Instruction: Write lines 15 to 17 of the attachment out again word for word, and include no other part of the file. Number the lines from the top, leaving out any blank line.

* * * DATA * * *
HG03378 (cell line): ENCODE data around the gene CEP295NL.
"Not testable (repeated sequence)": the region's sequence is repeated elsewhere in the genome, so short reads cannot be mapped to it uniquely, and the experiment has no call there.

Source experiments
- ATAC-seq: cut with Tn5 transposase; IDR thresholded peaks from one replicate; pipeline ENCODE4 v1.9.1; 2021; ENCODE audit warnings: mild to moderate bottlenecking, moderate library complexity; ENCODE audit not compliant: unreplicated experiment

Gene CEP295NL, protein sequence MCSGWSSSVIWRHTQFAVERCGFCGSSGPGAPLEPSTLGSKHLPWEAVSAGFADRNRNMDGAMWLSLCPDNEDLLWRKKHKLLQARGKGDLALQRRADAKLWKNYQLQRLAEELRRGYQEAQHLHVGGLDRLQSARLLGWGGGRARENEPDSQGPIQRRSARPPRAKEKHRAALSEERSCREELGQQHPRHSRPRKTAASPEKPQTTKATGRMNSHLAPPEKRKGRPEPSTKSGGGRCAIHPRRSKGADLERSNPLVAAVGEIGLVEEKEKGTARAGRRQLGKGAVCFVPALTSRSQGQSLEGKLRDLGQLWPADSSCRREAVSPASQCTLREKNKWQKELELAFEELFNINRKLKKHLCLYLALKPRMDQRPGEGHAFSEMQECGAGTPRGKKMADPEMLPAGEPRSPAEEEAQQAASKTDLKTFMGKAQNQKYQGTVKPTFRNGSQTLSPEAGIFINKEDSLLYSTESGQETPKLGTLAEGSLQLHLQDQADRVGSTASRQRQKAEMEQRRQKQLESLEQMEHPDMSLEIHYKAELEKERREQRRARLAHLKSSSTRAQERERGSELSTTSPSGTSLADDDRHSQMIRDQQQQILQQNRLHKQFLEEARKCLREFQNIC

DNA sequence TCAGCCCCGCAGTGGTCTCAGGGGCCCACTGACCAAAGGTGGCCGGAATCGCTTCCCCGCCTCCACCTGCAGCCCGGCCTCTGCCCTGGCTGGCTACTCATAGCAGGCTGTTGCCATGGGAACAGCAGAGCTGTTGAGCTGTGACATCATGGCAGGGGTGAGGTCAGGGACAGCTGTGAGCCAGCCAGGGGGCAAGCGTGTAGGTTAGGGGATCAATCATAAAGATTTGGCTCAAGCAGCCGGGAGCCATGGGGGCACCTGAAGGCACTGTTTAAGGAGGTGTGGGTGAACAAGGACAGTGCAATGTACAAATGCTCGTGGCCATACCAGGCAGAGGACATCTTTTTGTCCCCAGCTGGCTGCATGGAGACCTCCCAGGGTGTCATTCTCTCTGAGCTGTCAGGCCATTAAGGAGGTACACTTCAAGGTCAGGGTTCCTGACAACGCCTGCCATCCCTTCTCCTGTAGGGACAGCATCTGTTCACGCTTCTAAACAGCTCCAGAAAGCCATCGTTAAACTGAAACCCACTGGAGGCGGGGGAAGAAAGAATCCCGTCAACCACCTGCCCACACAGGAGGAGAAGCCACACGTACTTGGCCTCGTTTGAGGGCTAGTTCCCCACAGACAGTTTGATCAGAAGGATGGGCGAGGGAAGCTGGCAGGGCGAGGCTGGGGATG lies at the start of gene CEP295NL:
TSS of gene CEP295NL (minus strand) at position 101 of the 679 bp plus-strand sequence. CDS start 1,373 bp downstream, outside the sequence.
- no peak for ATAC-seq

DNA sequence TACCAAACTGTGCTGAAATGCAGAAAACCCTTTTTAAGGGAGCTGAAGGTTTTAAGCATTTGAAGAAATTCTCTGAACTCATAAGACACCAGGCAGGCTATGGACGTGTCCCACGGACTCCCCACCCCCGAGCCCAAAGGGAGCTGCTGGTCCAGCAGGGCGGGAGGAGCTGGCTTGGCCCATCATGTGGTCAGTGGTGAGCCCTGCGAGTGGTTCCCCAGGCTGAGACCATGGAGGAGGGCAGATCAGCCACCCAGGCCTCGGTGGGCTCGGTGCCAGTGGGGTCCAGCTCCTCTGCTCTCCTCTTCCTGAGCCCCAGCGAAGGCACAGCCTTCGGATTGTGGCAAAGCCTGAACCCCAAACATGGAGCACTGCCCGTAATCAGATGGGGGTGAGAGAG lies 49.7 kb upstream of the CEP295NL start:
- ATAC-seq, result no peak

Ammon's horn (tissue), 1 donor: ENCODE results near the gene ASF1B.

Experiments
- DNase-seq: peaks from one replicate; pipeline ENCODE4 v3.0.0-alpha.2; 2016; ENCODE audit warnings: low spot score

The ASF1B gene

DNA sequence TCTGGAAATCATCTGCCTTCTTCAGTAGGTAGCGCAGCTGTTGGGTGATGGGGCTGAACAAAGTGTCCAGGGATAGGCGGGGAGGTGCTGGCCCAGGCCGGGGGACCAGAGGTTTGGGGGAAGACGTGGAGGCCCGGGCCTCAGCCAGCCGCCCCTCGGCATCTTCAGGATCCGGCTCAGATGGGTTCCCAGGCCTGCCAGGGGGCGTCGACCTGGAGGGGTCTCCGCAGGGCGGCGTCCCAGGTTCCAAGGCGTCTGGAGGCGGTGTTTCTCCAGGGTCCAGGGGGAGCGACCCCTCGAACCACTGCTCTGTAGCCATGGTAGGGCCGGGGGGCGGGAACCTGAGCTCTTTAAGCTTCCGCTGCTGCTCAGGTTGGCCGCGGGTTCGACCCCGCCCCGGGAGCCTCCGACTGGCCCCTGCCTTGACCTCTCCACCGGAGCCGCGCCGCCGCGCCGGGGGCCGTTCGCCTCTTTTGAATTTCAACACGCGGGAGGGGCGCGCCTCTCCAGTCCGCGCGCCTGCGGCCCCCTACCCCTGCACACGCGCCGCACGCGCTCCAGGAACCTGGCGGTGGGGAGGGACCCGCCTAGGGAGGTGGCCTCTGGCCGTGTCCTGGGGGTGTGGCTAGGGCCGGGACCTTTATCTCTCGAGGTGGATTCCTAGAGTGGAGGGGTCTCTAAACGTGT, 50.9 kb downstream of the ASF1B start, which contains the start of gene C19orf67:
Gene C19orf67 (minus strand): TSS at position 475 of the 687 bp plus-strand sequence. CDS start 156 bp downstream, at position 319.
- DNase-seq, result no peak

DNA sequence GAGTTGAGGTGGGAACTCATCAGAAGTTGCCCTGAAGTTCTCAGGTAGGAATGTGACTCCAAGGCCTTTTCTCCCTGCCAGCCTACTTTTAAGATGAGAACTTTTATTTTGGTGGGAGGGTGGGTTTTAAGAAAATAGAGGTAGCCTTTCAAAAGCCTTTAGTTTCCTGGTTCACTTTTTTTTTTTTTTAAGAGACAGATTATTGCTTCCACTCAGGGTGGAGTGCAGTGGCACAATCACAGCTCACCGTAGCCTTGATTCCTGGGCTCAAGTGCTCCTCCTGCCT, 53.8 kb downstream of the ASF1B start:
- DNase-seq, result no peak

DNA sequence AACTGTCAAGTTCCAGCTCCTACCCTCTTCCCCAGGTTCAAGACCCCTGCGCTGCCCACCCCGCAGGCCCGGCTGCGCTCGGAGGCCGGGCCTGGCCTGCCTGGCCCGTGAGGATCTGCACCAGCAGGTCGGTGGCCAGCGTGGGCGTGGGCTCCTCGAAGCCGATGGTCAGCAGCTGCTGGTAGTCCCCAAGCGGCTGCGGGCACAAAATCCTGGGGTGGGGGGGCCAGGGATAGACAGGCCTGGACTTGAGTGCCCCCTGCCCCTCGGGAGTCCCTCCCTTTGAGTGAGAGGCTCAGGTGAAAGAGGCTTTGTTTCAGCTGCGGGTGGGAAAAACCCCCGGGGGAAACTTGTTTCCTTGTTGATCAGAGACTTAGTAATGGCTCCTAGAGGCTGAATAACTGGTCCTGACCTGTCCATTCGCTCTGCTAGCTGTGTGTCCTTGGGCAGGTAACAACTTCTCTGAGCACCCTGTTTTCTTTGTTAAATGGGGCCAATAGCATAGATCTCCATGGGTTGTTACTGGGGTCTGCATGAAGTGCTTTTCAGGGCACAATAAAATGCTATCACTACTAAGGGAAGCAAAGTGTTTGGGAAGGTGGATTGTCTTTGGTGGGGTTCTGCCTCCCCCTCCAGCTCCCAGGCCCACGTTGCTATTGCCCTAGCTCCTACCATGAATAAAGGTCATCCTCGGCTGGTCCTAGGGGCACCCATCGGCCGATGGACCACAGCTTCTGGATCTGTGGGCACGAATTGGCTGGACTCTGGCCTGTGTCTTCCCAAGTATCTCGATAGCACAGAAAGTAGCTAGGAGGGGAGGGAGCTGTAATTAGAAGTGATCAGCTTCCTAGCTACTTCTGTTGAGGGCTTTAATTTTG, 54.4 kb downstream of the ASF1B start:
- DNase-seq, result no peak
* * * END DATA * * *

DNA sequence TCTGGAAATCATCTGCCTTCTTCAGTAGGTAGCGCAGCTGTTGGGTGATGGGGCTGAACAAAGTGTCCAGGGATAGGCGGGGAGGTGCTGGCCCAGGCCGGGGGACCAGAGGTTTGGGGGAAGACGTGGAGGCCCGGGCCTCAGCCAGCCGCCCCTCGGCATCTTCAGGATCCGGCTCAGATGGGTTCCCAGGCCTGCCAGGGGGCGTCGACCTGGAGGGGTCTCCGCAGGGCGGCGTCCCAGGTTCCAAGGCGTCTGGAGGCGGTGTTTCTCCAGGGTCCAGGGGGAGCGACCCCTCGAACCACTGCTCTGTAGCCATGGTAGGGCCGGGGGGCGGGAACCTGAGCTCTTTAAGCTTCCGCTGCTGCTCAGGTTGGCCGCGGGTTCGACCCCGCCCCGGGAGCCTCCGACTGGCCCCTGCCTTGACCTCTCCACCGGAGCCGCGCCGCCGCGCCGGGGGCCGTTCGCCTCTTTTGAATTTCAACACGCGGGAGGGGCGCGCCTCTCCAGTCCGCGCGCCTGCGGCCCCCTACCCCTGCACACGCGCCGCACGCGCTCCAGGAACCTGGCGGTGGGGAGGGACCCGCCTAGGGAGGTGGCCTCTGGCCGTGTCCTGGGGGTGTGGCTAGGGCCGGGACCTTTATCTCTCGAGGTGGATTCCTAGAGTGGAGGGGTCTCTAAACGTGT, 50.9 kb downstream of the ASF1B start, which contains the start of gene C19orf67:
Gene C19orf67 (minus strand): TSS at position 475 of the 687 bp plus-strand sequence. CDS start 156 bp downstream, at position 319.
- DNase-seq, result no peak